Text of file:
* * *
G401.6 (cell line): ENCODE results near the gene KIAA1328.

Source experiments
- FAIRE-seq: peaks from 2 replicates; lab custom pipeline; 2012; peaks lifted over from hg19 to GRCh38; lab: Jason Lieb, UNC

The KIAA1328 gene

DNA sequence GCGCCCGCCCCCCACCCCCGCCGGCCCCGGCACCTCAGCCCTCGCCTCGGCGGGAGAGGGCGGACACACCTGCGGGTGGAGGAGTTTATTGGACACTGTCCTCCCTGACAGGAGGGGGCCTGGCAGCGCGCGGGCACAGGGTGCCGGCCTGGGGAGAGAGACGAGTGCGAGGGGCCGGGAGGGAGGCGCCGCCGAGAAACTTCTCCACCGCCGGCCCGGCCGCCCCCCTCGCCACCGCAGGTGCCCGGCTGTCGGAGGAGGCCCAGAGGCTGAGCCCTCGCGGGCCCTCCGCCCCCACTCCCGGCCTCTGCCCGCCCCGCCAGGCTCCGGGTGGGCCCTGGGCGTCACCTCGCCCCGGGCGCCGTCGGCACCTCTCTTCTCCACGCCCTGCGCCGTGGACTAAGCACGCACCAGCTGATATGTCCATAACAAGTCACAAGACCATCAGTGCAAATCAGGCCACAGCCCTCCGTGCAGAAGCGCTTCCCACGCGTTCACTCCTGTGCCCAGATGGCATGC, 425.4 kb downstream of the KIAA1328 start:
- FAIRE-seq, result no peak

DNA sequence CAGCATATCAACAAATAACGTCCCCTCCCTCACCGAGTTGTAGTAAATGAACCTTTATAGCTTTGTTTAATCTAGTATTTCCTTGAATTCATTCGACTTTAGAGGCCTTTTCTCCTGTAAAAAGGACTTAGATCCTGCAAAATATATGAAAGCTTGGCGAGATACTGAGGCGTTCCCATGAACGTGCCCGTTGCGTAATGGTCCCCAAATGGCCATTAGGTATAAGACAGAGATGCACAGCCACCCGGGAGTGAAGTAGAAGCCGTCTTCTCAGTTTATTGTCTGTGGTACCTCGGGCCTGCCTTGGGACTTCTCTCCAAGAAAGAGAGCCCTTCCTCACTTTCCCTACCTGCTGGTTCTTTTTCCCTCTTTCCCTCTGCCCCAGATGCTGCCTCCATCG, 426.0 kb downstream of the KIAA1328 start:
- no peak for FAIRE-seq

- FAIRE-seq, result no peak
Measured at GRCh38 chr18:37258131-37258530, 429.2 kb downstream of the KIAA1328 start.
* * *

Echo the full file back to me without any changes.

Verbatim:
G401.6 (cell line): ENCODE results near the gene KIAA1328.

Source experiments
- FAIRE-seq: peaks from 2 replicates; lab custom pipeline; 2012; peaks lifted over from hg19 to GRCh38; lab: Jason Lieb, UNC

The KIAA1328 gene

DNA sequence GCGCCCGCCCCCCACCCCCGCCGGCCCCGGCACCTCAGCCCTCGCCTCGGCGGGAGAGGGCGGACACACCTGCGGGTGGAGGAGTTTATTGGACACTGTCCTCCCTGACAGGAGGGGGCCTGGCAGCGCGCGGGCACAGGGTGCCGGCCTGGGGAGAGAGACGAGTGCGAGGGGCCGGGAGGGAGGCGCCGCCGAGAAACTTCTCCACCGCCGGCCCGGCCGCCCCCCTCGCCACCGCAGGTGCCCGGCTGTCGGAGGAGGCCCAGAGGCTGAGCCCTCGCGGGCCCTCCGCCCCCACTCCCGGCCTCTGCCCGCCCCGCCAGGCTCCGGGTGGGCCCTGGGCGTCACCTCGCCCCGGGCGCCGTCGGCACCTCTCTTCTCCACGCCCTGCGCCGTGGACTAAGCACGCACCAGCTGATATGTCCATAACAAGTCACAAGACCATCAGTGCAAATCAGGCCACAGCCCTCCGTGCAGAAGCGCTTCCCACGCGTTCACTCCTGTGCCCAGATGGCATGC, 425.4 kb downstream of the KIAA1328 start:
- FAIRE-seq, result no peak

DNA sequence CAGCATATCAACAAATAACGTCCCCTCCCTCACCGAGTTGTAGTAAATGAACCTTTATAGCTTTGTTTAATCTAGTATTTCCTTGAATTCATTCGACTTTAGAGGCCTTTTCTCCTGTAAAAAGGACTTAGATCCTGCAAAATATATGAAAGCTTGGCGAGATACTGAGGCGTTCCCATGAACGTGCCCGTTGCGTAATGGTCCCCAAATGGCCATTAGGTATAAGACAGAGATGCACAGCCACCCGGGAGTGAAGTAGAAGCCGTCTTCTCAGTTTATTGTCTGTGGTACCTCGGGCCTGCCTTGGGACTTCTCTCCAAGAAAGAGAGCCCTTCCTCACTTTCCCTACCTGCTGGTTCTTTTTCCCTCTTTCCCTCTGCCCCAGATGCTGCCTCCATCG, 426.0 kb downstream of the KIAA1328 start:
- no peak for FAIRE-seq

- FAIRE-seq, result no peak
Measured at GRCh38 chr18:37258131-37258530, 429.2 kb downstream of the KIAA1328 start.